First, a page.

Early-Life Nutrition and Cognitive Development: Imaging Approaches
Weili Lin, Kristine R. Baluyot, Manjiang Yao, Jian Yan, Li Wang, Gang Li, Brittany Howell, Jed T. Elison, and Dinggang Shen
Brain development in the first years of life is the most dynamic and perhaps the most important phase of brain maturation . Brain development can potentially be categorized into seven basic stages , including neurogenesis, cell migration, cell differentiation, dendrite and axonal growth, synaptogenesis, synaptic pruning, and myelogenesis, respectively. These complex and dynamic cellular processes set the foundation for the remarkable cognitive development and maturation during the first years of life. Any adverse effects leading to deviation from these well-orchestrated processes could result in life-long impacts on the health and development of our brain. It is widely recognized that adequate nutrition is necessary for normal brain development during pregnancy and infancy; particular nutrients most likely affect distinct aspects of brain development. The critical dosage windows and time frames for various nutrients needed at different stages of brain development are likely dissimilar. Long-chain polyunsaturated fatty acids are essential for neurogenesis and synapto-genesis, affecting pre- and postnatal brain development. Sphingomyelin is crucial for white matter myelination, which undergoes rapid developmental processes from late third trimester throughout the first years of life. It should also be recognized that different nutrients could contribute to similar aspects of brain development, functioning in a complementary or synergistic manner. For example, iron, choline, and sphingomyelin play important roles in white matter myelination. Table 1 summarizes a list of key nutrients with established and/or emerging roles on different aspects of early brain development. Large amount of knowledge about nutrition and brain is from preclinical investigations and clinical manifestations of nutrient deficiencies in humans. It remains a challenge to identify potential associations between intakes of specific nutrients and early brain development in normal healthy population when behavioral and cognitive assessments are employed as the sole outcome measures. Behavioral assessments, although robust, suffer from relatively low sensitivity, difficulties assessing higher-order brain functions, particularly during infancy, and lack of ability to provide insights into the neural substrates underlying brain functional maturation. In contrast, magnetic resonance imaging (MRI) is capable of providing detailed anatomical and functional information – an ideal tool to characterize brain functional development and elucidate the effects of early nutrition. However, MRI is highly sensitive to motion artifacts. Nonetheless, our team has developed strategies that enable imaging of typically developing children from birth to teens without sedation .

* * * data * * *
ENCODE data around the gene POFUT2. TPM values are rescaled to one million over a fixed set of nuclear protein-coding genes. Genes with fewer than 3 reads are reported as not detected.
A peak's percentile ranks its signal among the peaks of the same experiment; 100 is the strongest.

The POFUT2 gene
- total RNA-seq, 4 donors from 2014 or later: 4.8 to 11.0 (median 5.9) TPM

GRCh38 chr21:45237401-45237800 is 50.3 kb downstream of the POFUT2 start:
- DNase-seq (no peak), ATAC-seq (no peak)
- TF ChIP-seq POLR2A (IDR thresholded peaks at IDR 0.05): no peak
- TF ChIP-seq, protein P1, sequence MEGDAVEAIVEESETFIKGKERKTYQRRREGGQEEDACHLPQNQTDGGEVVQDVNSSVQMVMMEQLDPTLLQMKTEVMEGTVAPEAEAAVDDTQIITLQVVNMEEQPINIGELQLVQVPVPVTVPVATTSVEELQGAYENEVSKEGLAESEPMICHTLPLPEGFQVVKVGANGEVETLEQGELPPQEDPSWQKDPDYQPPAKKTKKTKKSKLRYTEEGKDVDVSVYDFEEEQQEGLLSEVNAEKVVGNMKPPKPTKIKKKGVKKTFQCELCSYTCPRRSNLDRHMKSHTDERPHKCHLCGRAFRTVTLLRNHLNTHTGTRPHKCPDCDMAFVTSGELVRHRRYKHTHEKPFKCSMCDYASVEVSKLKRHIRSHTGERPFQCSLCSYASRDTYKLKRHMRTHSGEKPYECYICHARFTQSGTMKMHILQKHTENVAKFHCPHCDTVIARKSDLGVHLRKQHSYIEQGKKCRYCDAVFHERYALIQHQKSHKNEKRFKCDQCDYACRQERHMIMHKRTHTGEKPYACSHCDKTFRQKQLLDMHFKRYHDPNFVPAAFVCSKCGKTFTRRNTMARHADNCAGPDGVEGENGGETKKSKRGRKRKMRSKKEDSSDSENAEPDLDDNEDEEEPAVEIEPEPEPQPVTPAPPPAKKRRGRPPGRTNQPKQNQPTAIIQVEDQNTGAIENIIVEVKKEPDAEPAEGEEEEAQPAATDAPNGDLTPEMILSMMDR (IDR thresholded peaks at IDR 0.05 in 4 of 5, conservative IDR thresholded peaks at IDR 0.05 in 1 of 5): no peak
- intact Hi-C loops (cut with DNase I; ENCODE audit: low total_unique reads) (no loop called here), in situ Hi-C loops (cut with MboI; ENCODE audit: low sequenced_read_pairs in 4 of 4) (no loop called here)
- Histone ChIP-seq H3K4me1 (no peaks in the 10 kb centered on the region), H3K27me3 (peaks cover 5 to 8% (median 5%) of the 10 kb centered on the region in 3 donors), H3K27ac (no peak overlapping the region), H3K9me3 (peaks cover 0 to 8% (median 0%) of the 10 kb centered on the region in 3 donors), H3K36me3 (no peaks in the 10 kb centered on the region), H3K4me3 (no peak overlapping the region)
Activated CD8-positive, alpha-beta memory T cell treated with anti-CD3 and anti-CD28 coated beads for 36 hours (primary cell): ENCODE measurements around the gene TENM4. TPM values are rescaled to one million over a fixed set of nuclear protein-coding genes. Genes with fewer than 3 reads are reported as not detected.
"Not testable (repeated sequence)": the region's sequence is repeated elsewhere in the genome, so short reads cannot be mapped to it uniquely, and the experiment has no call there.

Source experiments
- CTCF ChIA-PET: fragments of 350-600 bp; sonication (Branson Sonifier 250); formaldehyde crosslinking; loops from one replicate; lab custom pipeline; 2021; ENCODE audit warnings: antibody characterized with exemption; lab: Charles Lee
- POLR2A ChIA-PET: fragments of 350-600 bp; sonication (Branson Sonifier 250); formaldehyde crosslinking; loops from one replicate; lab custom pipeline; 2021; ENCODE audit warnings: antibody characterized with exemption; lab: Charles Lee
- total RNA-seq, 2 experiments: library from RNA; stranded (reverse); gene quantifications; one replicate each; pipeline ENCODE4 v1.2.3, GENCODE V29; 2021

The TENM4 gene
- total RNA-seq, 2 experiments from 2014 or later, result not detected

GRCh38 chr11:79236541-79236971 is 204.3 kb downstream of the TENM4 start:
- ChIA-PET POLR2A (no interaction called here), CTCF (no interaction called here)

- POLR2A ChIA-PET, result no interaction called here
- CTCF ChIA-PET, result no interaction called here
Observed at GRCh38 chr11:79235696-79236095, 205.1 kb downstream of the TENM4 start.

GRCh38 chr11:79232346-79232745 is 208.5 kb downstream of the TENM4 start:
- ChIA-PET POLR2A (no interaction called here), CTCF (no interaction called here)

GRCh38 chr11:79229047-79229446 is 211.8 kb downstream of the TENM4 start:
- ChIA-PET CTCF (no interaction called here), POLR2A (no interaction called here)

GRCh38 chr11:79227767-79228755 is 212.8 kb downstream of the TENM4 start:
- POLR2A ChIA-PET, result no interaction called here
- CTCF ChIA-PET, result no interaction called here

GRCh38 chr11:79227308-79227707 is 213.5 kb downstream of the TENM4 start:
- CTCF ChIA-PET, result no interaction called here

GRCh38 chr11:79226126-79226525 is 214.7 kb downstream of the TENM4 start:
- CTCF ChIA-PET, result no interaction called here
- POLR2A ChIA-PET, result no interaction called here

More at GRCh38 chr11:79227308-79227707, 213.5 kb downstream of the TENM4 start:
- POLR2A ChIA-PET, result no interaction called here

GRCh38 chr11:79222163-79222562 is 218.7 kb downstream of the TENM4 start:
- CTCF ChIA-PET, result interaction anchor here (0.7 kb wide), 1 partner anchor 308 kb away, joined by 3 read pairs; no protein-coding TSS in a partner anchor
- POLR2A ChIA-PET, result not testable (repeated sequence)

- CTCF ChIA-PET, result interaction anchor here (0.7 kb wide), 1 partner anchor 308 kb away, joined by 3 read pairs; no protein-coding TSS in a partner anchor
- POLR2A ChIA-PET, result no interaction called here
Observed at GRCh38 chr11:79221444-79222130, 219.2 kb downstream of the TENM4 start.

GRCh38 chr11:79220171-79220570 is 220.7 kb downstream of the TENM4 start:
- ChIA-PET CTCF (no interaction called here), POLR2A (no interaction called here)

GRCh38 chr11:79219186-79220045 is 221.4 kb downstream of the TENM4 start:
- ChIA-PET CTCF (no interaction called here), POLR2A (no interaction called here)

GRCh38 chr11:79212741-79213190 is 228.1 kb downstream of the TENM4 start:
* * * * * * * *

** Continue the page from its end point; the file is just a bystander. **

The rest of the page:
Table 1. Key nutrients and their roles in early brain development
Table 2. Brain structural development during the first 6 years of life
Table 2 provides the first quantitative evidence (cortical gray matter volume [GM], cortical thickness [CT], and brain surface area [SA]) of early brain structural development from a cohort of typically developing children with a dense sampling scheme during the first 6 years of life. The total GM is almost doubled by the 9th month, followed by a much slower growth pace after the first year of life. Concurrently, CT increases in year 1 and decreases starting from the 18th month. Finally, SA exhibits a similar growth trajectory as that of cortical GM volume during the first 6 years of life, suggesting that SA expansion may play an equally or even more important role when compared to CT during early brain development.
In addition to characterizing brain structural development, resting state fMRI has been employed to discern detailed functional maturation during the first years of life . During year 1, the topologies of the sensorimotor and auditory networks are highly consistent with those observed in adults. In contrast, higher-order brain functional networks are more primitive. In addition, while the visual networks are topologically similar to adults, they undergo tremendous growth in year 1.
Together, the structural and functional MRI has provided highly critical and quantitative insights into early brain development and serves as an important stepping stone to rigorously determine the potential interplay between nutrient intakes and early brain development. More
recently, research regarding brain imaging, cognitive development, and
nutrition has intersected in expanded interdisciplinary efforts to understand the gut-brain axis, which could further shed light on our understanding of the complex interaction between brain development and gut microbiome .
- Casey BJ, Tottenham N, Liston C, Durston S: Imaging the developing brain: what have we learned about cognitive development? Trends Cogn Sci 2005;9:104–110.
- Kolb B, Gibb R: Brain plasticity and behaviour in the developing brain. J Can Acad
Child Adolesc Psychiatry 2011;20:265–276.
- Lin W, Meng Y, Li G, et al: Developmental trajectories of cortical thickness and myelin contents from birth to 6 years old (poster). 22nd Annual Meeting of the Organization for Human Brain Mapping, Vancouver, 2017.
- Gao W, Zhu H, Giovanello KS, et al: Evidence on the emergence of the brain’s default network from 2-week-old to 2-year-old healthy pediatric subjects. Proc Natl Acad Sci USA 2009;106:6790–6795.
- Collins SM, Surette M, Bercik P: The interplay between the intestinal microbiota and the brain. Nat Rev Microbiol 2012;10:735–742.